We are here to support your efforts to rebuild your country, to unite the
people and to bring back hope and happiness to a people dispirited by war
and conflict.

We are heartened by the stance of the African Union to allow the people of
this country to start afresh; to give peace a chance and to concentrate on
the urgent national business of rebuilding and healing the country.

The people of Zimbabwe share the pain that you have gone through, the
conflict that you endured and the bright dawn that beckons if everyone
concentrates on putting the country and its people first.

As I said earlier, our countries are at political crossroads and we are
fully committed to reconstruction and recapitalisation even in our own
country, where infrastructure has been ravaged by many years of
misgovernance, neglect, patronage and corruption.

On our part, we might be trudging along a momentous path towards a historic
election which must be free and fair, but we derive comfort that there are
great lessons to be learnt from Cote d’ Ivoire.

The lesson that it is important to think more about the national good than
the retention of personal power.

The lesson that the people’s will is sacrosanct.

And more importantly, the lesson that whatever tribulations a country may
undergo, it is still possible to carve out a new future full of promise and
hope as the brave people of Cote d’ Ivoire have done.

So we in Zimbabwe can equally do the same; to put behind our dark and
troubled past in favour of a bright future of freedom and prosperity which
always beckons in the horizon.

The new crop of African leaders has an important responsibility to bring a
new ethos and value system on our continent.

A value system that says people’s freedoms are never a threat, but a
glorious opportunity to tap new energies and widen the frontiers of our
collective potential to move the country and our continent forward.

So we must all use our energies to end conflict on our continent and portray
a positive image of Africa that inspires confidence in our capacity to
deliver freedoms and services to the people.

We must explore our energies to end conflict through all means, even using
new avenues such as sport and the arts to heal, unite and reconcile people.

I thank the government and the people of Cote d’ Ivoire  for the hospitality
and the true African spirit that they have exhibited in hosting  me and  my

So we come with a solidarity message from the people of Zimbabwe that like
the rest of Africa, we are with you in this delicate process of bringing
back lost peace and unity.

You have shown us that it is possible.

And we call for your support as we trudge towards the next election in
Zimbabwe to ensure that we have a free, fair and violence-free election
which does not bring another disputed outcome.

I thank You

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Pakistan in seven-wicket win over Zimbabwe

05 September 2011 | 09:31:03 PM | Source: AAP

Pakistan beat Zimbabwe by seven wickets at Queens Sports Club in Bulawayo on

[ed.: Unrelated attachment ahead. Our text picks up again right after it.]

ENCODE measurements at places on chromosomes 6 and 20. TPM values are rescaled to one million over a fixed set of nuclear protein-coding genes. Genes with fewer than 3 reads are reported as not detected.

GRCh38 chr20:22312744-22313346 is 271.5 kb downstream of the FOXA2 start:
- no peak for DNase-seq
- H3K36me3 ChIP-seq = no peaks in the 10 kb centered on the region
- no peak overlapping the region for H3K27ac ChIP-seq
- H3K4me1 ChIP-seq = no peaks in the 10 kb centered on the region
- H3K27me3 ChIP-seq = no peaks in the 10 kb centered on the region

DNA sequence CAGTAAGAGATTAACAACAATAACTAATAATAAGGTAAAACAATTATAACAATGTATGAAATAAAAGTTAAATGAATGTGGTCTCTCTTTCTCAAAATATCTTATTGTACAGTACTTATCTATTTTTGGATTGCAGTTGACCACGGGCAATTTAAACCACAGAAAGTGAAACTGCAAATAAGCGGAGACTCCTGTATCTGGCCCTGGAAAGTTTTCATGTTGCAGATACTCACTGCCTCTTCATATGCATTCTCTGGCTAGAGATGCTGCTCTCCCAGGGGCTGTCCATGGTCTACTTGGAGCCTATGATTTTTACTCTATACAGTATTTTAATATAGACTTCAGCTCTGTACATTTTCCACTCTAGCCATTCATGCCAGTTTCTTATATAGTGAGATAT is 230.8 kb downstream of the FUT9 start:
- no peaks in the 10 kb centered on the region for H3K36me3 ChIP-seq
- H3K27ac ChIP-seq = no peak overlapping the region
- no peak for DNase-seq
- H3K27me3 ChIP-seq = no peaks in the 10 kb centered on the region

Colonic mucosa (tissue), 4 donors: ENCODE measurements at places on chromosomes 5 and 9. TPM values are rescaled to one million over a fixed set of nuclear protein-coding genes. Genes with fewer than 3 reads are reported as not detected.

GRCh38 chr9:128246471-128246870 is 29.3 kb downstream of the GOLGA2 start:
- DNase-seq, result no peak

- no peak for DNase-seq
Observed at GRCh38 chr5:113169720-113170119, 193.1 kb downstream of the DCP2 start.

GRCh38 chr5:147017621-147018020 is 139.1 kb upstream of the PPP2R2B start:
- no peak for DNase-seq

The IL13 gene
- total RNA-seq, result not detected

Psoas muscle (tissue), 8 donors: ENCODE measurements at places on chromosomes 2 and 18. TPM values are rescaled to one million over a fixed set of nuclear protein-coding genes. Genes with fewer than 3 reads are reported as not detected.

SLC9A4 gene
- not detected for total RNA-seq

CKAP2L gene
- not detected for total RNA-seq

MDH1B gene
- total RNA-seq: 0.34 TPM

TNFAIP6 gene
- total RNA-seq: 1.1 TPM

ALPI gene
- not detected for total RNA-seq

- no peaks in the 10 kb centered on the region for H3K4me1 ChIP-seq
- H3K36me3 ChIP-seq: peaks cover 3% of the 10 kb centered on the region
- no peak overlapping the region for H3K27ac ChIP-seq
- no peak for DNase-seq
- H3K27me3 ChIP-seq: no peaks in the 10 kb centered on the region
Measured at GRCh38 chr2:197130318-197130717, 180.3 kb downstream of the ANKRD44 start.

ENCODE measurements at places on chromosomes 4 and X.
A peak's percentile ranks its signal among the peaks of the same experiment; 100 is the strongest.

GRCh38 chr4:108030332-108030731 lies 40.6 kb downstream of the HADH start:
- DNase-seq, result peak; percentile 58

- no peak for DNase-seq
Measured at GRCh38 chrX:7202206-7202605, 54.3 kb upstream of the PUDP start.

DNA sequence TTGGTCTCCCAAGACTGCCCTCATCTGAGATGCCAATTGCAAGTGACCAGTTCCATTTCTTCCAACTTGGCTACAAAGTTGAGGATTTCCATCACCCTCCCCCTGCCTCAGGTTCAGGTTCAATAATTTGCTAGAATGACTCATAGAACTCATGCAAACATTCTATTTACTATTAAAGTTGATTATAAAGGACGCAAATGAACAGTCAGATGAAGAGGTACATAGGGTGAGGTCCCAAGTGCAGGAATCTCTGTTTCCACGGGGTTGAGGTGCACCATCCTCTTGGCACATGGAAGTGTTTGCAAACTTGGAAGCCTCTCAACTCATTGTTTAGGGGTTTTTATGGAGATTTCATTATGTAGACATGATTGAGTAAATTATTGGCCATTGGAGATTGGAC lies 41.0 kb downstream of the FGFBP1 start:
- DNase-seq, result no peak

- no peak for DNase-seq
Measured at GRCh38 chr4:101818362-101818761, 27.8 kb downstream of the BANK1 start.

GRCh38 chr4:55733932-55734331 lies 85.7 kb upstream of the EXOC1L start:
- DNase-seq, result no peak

Monday, getting the winning runs with seven wickets in hand a few minutes
before lunch on day five.

They were left needing 88 runs for victory after bundling the home team out
for 141 runs in their second innings, although they did lose three wickets
in the process.

Having been put into bat by Pakistan captain Misbah ul Haq, Zimbabwe reached
412 all out in their first innings before the tourists replied with 466 all
out to establish a first-innings lead of 54.

There was not much in it at that stage but Zimbabwe's second effort
collapsed to 8-135 at the close of the fourth day, leaving the Pakistanis
with the prospect of a routine mop-up operation.

Ul Haq said afterwards: "Maybe I was mistaken asking Zimbabwe to bat first.
The wicket had green patches. But the bowlers stuck to the task well.

"Our batting to follow was excellent, of good quality. I am proud of the
youngsters, especially Aizaz Cheema, who took eight wickets in the match.

"Zimbabwe are a good side and they will improve with experience and become a
strong force in the game I'm sure."

Man of the match was Pakistan's Mohammad Hafeez, who scored 119 and took
four wickets for 31.

With one more wicket he would have recorded a 'viper' in cricket terms - a
century plus five wickets in an innings - but he did not get a bowl in the
final session.

Zimbabwe's opening innings score of 412 looked likely to secure at least a
draw, which was their prime target in terms of their need to gain
respectability in top cricket circles after being readmitted to Tests after
a gap of six years.

And if they had not dropped seven Pakistan wickets in their first innings,
plus a fumbled run-out opportunity, the tourists' response might have been
much lower than 466.

The Zimbabweans' batsmen were exposed by both Pakistan seam and spin in the
second innings.

The wicket had deteriorated and they showed inexperience in dealing with it.
Five wickets were lost before they even got past the 54-run deficit.

Only Tatenda Taibu and Kyle Jarvis stood between a single figure total and
the 141 runs they eventually managed to scrape together.

They put on 66 for the ninth wicket during the late afternoon of the fourth
day - not quite a face-saving effort, more a reprimand to their colleagues.

However, the Zimbabwe innings lasted only 15 balls on Monday morning, Taibu
and last man Christopher Mpofu falling to Cheema.

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Zanu is still not facing reality

The Luanda summit of the SADC confirmed all the bad news for Zanu PF. The